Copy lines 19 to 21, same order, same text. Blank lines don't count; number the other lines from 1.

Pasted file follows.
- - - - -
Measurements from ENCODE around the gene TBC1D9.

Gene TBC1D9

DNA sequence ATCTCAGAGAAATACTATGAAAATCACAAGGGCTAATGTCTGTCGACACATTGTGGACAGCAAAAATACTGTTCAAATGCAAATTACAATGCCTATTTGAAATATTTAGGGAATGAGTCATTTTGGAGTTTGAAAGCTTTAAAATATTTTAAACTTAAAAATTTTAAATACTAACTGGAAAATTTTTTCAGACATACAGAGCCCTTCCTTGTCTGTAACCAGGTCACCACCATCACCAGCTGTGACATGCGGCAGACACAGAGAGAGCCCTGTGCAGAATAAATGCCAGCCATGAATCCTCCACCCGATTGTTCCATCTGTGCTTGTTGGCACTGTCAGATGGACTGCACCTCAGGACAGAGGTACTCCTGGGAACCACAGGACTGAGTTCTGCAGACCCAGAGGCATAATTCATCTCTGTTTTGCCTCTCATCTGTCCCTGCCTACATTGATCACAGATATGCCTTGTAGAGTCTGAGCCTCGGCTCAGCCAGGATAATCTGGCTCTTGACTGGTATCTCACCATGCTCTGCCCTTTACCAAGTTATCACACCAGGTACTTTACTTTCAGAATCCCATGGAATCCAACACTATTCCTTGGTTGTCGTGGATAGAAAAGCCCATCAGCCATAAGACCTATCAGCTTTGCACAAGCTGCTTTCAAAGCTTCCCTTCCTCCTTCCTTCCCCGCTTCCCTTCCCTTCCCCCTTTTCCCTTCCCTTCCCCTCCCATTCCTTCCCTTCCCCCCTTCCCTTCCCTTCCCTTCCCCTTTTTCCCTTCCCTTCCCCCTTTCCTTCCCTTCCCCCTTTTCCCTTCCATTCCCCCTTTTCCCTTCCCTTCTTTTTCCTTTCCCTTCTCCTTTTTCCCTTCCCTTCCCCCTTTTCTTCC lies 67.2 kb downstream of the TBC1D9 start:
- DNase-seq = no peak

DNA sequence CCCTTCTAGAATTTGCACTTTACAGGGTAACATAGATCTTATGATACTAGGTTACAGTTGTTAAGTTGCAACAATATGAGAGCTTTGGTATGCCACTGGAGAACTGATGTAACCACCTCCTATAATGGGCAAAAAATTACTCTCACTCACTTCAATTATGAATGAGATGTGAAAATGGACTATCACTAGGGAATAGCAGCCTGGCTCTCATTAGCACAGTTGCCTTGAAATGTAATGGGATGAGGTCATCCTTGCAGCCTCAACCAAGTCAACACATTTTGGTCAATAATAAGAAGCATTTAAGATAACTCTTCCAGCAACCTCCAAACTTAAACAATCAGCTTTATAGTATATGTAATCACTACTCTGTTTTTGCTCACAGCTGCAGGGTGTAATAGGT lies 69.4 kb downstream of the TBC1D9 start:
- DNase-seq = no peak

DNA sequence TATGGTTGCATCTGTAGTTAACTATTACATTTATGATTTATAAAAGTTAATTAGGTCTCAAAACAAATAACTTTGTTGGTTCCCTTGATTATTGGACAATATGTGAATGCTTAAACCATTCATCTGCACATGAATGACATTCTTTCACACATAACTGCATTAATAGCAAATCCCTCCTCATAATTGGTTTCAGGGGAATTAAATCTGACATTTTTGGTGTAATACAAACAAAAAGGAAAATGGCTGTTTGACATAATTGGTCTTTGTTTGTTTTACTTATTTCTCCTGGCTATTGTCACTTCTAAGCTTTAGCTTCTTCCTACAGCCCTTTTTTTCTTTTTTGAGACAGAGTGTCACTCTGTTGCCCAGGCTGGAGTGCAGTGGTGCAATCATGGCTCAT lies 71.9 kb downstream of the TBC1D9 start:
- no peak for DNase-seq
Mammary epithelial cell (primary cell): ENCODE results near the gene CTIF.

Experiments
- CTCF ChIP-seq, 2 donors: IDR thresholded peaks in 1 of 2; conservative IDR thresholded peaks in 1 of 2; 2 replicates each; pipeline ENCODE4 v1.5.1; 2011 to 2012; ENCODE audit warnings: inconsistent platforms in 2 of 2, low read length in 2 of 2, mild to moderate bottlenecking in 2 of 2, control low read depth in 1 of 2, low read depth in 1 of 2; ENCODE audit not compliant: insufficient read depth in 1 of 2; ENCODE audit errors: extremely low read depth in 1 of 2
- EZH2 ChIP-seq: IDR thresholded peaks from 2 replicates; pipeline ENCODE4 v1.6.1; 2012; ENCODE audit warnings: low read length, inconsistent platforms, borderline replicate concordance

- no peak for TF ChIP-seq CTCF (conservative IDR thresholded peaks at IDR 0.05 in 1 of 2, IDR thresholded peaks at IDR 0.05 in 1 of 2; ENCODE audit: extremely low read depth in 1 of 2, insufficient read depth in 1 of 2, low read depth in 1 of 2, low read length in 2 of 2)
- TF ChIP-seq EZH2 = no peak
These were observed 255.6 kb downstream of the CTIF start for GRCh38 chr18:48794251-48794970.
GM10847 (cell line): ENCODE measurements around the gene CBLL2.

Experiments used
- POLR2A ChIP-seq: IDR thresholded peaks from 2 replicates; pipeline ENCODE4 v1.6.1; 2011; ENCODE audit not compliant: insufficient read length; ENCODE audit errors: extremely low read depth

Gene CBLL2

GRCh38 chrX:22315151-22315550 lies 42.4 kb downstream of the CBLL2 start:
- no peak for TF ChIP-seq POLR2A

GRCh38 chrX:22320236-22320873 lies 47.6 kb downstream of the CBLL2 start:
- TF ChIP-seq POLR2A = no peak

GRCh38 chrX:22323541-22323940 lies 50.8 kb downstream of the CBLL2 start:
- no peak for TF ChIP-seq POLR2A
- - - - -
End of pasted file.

Gene CBLL2

GRCh38 chrX:22315151-22315550 lies 42.4 kb downstream of the CBLL2 start:
- no peak for TF ChIP-seq POLR2A